Some 75 years after an explosion from a Japanese mine ripped through the USS Abner Read, a team of scientists says they've discovered the missing stern hundreds of feet beneath the waves off the Alaskan Island of Kiska.
"This is a significant discovery that will shed light on this little-known episode in our history," retired Navy Rear Adm. Tim Gallaudet, acting undersecretary of commerce for oceans and atmosphere and NOAA administrator, said in a statement. "It's important to honor these U.S. Navy sailors who made the ultimate sacrifice for our nation."
It was about 1:50 a.m. on Aug. 18, 1943, when the Japanese blast tore apart the American destroyer.
The ship's 75-foot stern, along with 71 sailors, disappeared into waters off the remote island of Kiska. Amazingly, the rest of the Abner Read survived.
The crew had kept its hull watertight until two nearby U.S. Navy ships could tow the destroyer back to port. Within months, the Abner Read was deployed back to the Pacific during a critical period of World War II.
It was used until November 1944, when a Japanese dive bomber destroyed the ship in a kamikaze attack during the battle of Leyte Gulf in the Philippines, considered one of the largest naval confrontations of the war.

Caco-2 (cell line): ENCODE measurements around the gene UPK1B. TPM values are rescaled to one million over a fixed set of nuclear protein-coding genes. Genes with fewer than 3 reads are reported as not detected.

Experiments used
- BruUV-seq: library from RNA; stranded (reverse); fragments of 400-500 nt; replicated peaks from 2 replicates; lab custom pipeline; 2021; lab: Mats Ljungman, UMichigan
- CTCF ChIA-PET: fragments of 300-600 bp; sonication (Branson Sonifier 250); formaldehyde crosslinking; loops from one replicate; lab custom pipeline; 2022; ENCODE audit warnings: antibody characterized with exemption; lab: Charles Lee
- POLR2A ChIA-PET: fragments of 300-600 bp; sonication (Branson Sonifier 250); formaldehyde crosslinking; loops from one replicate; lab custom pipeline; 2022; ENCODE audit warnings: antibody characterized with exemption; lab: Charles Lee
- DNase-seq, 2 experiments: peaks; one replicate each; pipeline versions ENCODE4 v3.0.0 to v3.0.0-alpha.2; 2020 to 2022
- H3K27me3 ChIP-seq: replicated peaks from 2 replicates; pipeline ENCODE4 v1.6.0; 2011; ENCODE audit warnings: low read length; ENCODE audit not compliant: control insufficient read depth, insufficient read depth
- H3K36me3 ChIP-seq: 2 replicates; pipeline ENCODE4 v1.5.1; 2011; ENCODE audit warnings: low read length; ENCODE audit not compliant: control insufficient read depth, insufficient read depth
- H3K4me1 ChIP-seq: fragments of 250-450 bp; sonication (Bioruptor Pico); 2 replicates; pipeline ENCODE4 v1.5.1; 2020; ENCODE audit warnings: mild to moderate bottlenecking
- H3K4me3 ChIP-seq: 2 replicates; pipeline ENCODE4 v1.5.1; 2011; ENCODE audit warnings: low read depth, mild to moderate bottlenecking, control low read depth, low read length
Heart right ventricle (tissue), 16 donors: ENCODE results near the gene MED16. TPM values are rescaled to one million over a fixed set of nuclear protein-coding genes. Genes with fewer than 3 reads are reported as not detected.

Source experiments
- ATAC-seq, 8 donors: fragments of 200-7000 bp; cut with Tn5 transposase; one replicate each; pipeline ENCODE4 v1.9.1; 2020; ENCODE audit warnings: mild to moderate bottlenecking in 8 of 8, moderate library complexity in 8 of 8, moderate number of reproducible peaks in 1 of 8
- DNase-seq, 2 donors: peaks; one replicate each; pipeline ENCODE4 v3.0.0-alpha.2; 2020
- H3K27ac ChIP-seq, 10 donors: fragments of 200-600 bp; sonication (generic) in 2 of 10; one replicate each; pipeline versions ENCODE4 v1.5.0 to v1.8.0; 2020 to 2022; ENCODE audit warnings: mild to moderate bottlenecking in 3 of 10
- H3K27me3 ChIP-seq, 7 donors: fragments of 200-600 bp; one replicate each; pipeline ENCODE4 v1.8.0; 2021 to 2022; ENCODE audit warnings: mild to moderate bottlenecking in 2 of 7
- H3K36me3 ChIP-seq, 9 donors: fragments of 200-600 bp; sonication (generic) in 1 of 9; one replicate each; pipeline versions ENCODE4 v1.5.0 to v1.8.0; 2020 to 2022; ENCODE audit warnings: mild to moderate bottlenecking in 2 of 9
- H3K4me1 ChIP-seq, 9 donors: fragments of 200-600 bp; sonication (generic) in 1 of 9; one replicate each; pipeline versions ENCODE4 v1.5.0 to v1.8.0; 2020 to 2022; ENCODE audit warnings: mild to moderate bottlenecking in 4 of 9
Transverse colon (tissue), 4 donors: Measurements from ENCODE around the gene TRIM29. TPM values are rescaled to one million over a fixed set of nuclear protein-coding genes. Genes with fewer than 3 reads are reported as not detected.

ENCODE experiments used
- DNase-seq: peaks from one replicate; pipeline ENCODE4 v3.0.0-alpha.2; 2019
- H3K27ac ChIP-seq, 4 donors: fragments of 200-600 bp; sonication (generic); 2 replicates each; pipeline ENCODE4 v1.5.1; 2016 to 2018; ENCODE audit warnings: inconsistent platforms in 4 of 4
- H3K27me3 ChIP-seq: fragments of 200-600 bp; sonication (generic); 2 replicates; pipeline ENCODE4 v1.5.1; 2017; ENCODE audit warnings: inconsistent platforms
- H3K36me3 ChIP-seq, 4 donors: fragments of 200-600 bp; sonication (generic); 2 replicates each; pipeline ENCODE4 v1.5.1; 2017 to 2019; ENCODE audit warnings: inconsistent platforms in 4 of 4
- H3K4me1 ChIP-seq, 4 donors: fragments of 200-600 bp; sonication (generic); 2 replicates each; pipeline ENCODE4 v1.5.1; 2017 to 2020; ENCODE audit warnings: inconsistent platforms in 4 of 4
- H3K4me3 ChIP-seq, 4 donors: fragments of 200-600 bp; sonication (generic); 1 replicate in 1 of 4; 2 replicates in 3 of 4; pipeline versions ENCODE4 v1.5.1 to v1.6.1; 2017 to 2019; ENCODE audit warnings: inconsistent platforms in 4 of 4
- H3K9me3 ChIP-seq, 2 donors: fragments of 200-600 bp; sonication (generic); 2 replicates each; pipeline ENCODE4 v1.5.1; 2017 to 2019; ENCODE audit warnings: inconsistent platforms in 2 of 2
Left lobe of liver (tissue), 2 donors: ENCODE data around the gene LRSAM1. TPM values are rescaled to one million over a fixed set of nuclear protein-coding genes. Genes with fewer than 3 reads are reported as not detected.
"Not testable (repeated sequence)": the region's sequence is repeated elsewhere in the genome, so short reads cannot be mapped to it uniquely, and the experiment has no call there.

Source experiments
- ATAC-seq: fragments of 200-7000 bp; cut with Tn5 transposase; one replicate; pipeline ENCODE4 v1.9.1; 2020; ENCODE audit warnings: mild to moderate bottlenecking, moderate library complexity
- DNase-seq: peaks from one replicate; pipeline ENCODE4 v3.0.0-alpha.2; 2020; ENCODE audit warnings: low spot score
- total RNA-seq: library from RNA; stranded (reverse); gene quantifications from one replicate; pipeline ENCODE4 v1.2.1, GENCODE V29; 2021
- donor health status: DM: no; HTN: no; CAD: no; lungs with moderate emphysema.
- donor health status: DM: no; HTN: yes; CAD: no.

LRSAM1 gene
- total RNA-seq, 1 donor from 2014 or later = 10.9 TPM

The discovery was made by the research team at the Scripps Institution of Oceanography at the University of California San Diego and the University of Delaware, which was funded by the National Oceanic and Atmospheric Administration Office of Exploration and Research. They partnered with four U.S. Navy sailors from the Naval Special Warfare Group.
The effort also was supported by Project Recover, a public-private partnership working to find the final underwater resting places of Americans missing in action since WWII.
The team made the discovery July 17 during a mission to document the battle off Kiska. Sonar mounted to the side of a research ship identified the target before a remotely operated vehicle captured live video that confirmed that the Abner Read's stern indeed was below, now covered in sea life.
"There was no doubt," said expedition leader Eric Terrill, an oceanographer at the Scripps Institution of Oceanography and co-founder of Project Recover. "We could clearly see the broken stern, the gun and rudder control, all consistent with the historical documents."
According to the researchers, the Kiska mission was the first to thoroughly explore the underwater battlefield where as many as 7,200 Japanese forces occupied the Aleutian islands from June 1942 to mid-August 1943.
According to Naval History and Heritage Command, there are often war graves near sites like that of the Abner Read that are considered the final resting place for sailors who lost their lives at sea.
"We take our responsibility to protect those wrecks seriously," said the command's director Sam Cox. "They're the last resting place of American sailors."